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Yellen's dovishness soothes stocks

In her first congressional testimony as Fed chair, Janet Yellen on Tuesday reassured markets that she is just as dovish as her predecessor and that the central bank will not be quick to pull away from stimulus.

Her comments sparked a sharp jump in stocks and fired up a rally that continued into the afternoon session. The Dow was up more than 1 percent at 15,985, and the Nasdaq hit a new high for the year, rising nearly 1 percent. The S&P 500 also was up nearly 1 percent, breaking key technical levels of 1,800 and 1,810.

The 10-year Treasury traded lower, and its yield rose slightly to 2.72 percent.

"I think it's similar to Ben Bernanke's last press conference in that she's upbeat on the economy, so the reason for tapering are that the economy's is ready for it," said Ward McCarthy, chief financial economist at Jefferies. "As far as the stock market is concerned, it's pretty optimistic. She still was reluctant to put a time frame on when the Fed might raise rates."

Yellen takes the helm as the Fed moves away from its extraordinary and controversial quantitative easing program, implemented to help keep interest rates low and drive up asset prices. The new chair defended QE but made clear that the Fed was on track to continue tapering and end the $65 billion in monthly purchases.

Bill Clark | CQ Roll Call | Getty Images

"What would cause the committee to consider a pause [in tapering] is a notable change in the outlook," she told the House Financial Services Committee.

"I think quantitative easing, or purchases of securities, did serve to push down mortgage rates and long-term interest rates quite substantially," said Yellen, adding that the lower rates helped the housing recovery.

(Read more: Yellen just added pressure on emerging markets)

Meanwhile, the bond market's reaction to Yellen was muted. There was not much of an impact on Treasurys, which were bracing for a 10- and 30-year bond auction Wednesday and Thursday, said David Ader, chief Treasury strategist at CRT Capital.

"I would certainly say there's very little in any of the dovish takeaway to say we improved 4 basis points," he said. "I think the market got this joke. ... In that regard, the bond market is always one step ahead."

Separate from the QE program is the Fed's emphasis on keeping short-term rates low for a long time—an area where the markets are looking for more information from the Fed.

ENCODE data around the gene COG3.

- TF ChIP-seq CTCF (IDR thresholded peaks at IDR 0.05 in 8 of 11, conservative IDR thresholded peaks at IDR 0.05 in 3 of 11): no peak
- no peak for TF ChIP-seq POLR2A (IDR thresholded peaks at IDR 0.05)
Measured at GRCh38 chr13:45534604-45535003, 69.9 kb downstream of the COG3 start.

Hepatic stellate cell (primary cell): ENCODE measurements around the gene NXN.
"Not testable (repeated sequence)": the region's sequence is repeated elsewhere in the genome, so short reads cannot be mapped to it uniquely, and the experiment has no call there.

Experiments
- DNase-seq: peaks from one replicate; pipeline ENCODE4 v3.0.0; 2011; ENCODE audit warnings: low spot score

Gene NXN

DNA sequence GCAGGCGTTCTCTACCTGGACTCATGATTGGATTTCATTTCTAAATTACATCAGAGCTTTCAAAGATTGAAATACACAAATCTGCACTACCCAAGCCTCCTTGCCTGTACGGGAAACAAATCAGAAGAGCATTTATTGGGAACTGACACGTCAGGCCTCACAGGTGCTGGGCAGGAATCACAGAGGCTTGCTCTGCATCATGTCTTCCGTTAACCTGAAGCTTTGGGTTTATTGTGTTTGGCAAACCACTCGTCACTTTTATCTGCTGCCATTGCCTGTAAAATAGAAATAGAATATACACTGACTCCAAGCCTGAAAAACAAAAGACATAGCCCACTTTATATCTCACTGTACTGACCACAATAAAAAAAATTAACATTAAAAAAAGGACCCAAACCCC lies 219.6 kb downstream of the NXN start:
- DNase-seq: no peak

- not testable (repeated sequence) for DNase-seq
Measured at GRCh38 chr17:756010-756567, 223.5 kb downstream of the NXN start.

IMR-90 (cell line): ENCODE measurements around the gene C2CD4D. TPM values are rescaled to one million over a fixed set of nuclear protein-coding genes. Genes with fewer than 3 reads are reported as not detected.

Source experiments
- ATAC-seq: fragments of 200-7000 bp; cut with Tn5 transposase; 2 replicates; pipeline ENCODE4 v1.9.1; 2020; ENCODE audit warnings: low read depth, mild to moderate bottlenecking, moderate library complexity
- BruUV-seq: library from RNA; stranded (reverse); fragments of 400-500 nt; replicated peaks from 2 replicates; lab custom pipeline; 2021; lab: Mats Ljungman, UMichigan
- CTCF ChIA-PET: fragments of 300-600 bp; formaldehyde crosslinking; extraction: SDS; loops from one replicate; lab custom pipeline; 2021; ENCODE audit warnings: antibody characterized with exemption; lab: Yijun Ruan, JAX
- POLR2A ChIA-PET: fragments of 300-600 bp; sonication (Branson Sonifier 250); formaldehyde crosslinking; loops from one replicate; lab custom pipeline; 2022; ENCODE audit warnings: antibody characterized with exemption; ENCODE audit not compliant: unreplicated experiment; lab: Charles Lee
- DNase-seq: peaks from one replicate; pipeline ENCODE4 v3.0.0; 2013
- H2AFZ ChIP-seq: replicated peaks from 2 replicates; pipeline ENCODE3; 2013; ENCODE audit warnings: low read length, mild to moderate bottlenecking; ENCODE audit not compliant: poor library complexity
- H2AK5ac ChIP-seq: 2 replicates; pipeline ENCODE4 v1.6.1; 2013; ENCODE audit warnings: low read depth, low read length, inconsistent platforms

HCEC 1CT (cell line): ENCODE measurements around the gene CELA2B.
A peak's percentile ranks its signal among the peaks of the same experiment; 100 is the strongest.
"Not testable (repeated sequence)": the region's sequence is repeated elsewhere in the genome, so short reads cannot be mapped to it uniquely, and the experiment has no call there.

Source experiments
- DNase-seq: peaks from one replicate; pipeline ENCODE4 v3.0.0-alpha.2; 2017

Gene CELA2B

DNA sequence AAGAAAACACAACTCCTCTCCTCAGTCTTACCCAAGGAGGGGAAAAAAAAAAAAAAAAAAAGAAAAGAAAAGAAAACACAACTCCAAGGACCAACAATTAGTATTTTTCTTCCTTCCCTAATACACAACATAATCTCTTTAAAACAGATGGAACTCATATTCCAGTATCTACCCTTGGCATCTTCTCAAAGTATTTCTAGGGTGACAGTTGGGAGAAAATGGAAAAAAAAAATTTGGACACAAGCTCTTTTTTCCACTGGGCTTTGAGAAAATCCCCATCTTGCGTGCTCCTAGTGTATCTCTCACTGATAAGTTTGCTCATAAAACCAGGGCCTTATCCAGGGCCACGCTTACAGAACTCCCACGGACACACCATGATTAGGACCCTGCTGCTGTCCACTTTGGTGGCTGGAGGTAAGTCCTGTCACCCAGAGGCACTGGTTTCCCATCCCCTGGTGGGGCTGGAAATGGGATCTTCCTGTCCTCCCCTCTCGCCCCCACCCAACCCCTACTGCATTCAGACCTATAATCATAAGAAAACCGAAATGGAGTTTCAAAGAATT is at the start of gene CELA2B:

Joseph LaVorgna, Deutsche Bank's chief U.S. economist, said Yellen's most interesting comments were about this forward guidance. The Fed has said it would consider 6.5 percent unemployment or a 2 percent inflation rate thresholds, not triggers, to consider raising short-term rates.

Yellen said crossing one of the thresholds would not automatically prompt the Fed to raise the fed funds rate but to consider whether the economic outlook justified doing so.

"In other words, it is not either threshold that needs to be breached but rather both," LaVorgna said in a note. "This partially deals with the clumsy wording of the thresholds in the FOMC statement without pushing policymakers to actually lower the unemployment rate threshold. However, at some point, we look for Fed policymakers to 'clean up' the current statement."

Traders view the jobs report as the single most important data point for the Fed's decision process, though Yellen said the Fed also looks at consumption data and other factors.

She did not mention the weak January and December jobs reports until she was asked about them.

"She didn't seem to be worried about it at all," said Peter Boockvar, chief market analyst at Lindsey Group. "If she was, she would have included it in her statement."

Yellen did caution that it is too soon to reach a conclusion on the sluggish jobs report and that weather could be a factor.

January's nonfarm payrolls totaled 113,000, while the unemployment rate fell to 6.6 percent from 6.7 percent. That compares with an even softer report for December, when just 75,000 jobs were created. Economists had expected 185,000 nonfarm payrolls in January and an unchanged unemployment rate of 6.7 percent, according to Thomson Reuters.

Economists look for the unusually harsh winter weather, with below-normal temperatures and intense snow and ice storms, to affect the economy slightly.

Yellen's tone was dovish, Boockvar said.

"Even though she wants to taper and she created a certain hurdle for it, there's a dovishness around her demeanor. If things changed, she would stop."

(Read more: Markets fear U.S. chilled by more than weather)

The dollar rose against the yen as Yellen spoke, signaling to traders that the market in a "risk on" mode.

—By CNBC's Patti Domm. Follow her on Twitter @ pattidomm.

  • Patti Domm

    Patti Domm is CNBC Executive Editor, News, responsible for news coverage of the markets and economy.

  • A CNBC reporter since 1990, Bob Pisani covers Wall Street from the floor of the New York Stock Exchange.

  • CNBC Personal Finance Correspondent

  • JeeYeon Park is a writer for CNBC.com. Follow her on Twitter: @JeeYeonParkCNBC

  • Rick Santelli joined CNBC Business News as an on-air editor in 1999, reporting live from the floor of the Chicago Board of Trade.

  • Senior Producer at CNBC's Breaking News Desk.